Sunday, September 28, 2008

Rated R

The following post contains adult themes, sexually-oriented stupidity, and full-frontal nudity. Readers who share DNA with JEDA, or even those who just share a bed with someone who shares DNA with JEDA, might want to click elsewhere and find something else to read this afternoon.
When I was very young, my bedroom was directly across the hall from my mother and my step-father’s bedroom. In those days my step-father was generally the last one to lock the doors, turn out the lights, and head upstairs for the night. Sometimes he closed the bedroom door, sometimes he didn’t.

I have fairly vivid memories of lying awake, waiting for the moment when I’d hear his heavy step start up the stairs. Would he close the door tonight? Or would he leave it open? I, of course, preferred it open. I was convinced that the ghosts who haunted our hallway were obliged to shove off to Jennifer Murray’s house for the night when my mother’s bedroom door was left open. I didn’t understand why it had to be closed some nights, but could be left open others. Why couldn’t my meddling step-father just leave the damn door well enough alone? Didn’t he know there was a colony of belligerent bogeymen living on our landing? Didn’t he care that they frightened me so?

I’m older now—older, and somewhat wiser. I’m onto you, Dale. I totally know now what was on your mind those nights when you closed that door. And, for the record: ew.

This half-buried memory has been rather a lot on my mind lately. I’m trying to remember, did I ever knock on that closed door? Did I ever cry out or shout for it to be left open? Did I ever ask awkward questions about it over pancakes at The Village Inn?

A couple of Sundays ago, first thing in the morning, Boy climbed into bed with me and said, “I heard you and Daddy talking when you went to bed last night. Where you sick? Cuz’ I heard you making scared noises like you were sick.”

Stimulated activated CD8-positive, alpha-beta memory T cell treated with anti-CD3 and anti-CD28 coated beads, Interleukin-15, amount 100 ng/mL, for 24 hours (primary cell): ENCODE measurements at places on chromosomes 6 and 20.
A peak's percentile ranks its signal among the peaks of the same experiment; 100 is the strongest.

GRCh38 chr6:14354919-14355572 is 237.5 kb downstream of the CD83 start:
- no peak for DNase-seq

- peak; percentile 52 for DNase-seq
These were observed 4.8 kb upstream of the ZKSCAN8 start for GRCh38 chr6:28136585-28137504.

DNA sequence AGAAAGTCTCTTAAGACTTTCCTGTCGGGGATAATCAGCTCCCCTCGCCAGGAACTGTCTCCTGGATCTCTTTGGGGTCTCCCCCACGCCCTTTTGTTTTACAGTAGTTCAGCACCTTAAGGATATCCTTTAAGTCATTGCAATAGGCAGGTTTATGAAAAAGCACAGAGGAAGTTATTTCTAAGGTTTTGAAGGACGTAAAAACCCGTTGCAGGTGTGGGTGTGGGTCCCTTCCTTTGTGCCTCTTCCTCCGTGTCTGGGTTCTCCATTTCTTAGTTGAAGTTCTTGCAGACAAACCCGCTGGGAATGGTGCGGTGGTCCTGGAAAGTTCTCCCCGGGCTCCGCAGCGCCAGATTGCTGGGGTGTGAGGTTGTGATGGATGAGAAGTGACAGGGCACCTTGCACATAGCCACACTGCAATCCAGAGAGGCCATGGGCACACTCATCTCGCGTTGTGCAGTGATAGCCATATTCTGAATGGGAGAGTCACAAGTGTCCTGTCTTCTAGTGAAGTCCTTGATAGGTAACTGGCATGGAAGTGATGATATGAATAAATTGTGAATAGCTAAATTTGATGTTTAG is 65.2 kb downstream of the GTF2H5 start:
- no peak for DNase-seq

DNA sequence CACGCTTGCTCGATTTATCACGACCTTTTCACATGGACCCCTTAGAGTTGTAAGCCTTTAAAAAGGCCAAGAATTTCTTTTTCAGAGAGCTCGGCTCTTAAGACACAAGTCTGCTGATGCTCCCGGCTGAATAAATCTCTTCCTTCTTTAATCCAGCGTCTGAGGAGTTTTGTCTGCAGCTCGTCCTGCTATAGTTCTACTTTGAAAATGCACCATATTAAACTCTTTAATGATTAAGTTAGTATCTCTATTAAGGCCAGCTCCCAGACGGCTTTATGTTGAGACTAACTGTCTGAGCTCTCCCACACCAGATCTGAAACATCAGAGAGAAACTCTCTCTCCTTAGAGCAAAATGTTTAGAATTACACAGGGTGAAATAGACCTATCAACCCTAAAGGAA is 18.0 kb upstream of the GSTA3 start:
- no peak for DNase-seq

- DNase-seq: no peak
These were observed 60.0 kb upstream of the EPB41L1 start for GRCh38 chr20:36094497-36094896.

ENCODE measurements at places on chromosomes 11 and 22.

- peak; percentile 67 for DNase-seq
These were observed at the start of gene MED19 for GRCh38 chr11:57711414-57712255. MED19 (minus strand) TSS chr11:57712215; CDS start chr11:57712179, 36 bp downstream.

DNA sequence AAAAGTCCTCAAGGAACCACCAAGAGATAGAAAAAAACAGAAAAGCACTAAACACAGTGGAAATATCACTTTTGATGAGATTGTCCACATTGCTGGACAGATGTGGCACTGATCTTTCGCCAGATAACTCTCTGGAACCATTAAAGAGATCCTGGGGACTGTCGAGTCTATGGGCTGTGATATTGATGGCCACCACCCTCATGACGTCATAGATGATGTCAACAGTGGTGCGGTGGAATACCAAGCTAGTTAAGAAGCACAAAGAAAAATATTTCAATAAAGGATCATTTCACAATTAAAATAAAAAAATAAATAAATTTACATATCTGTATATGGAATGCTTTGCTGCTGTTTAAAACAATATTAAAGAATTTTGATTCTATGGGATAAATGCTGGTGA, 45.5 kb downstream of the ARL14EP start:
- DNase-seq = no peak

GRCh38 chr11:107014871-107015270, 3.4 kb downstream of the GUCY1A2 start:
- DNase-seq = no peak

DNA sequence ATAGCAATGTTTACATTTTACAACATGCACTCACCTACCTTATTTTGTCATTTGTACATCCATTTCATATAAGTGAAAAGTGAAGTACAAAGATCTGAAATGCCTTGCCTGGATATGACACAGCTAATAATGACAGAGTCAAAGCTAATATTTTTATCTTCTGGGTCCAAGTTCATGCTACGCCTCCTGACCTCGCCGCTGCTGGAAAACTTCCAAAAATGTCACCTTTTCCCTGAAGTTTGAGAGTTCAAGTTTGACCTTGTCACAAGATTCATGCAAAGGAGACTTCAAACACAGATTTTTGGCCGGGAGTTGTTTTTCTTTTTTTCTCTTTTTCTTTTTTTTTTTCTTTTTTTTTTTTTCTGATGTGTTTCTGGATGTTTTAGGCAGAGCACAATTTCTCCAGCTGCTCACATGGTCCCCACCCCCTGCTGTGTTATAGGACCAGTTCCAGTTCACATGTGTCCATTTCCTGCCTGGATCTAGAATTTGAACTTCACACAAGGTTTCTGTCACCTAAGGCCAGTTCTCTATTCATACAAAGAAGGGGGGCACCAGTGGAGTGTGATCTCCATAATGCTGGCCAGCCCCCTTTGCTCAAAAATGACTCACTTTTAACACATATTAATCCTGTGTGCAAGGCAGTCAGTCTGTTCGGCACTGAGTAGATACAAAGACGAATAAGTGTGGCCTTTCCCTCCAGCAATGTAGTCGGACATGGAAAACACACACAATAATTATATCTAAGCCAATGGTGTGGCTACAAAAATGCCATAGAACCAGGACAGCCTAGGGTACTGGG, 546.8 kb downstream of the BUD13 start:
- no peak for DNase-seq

Through cowardly deflection and artful evasion, I went ahead and let him think I was sick. Boy let it go after 20 minutes of relentless interrogation, then never mentioned it again. Mister, however, was clearly spooked.

A week or so later I had to solemnly swear nothing more than a few chaste, virginal sighs and a single church mouse peep at the end would escape my lily-lips before he’d agree to get--you know--frisky with me. It was a hard fought seduction on my part. He wouldn’t shut up about, “But they just went to bed blah blah, and Boy must still be awake looking at his Pokeman cards blah blah, and Elder Miss is almost certainly still reading, and Missy has a bit of a cold, and…..”

“Yeah, yeah, yeah. But look! Boobs!”


“Wanna’ touch ‘em?”

“……….Oh, hell. Alright………But BE! QUIET!”

At some point mid-frisk, someone somewhere in the house closed a door. We heard the unmistakable clickthud of spring-loaded latch falling into brass catch, and not two nano seconds later, Mister had his pants in hand and was flying towards the kitchen pantry in a way that made me think he’d had rather too much practice at being rudely interrupted mid-frisk.

Wait. Did I just say ‘kitchen pantry’? I should probably censor that. It should read something slightly more vanilla-like: ‘bedroom closet’ perhaps, or ‘under the bed’. But a stark naked Mister tripping into his rumpled pants in the middle of the kitchen lends itself to far funnier imagery. So, we'll stick with the truth here.  We were doing it on the living room sofa. Deal with it.

I looked at him coolly from my perch on the couch, “Oh for heaven’s sake, it might have just been the cat.”

To which he pointed an accusing finger in the general direction of the kids’ bedrooms and snapped, “That! Was a door! The cat! Cannot! Open! A door!”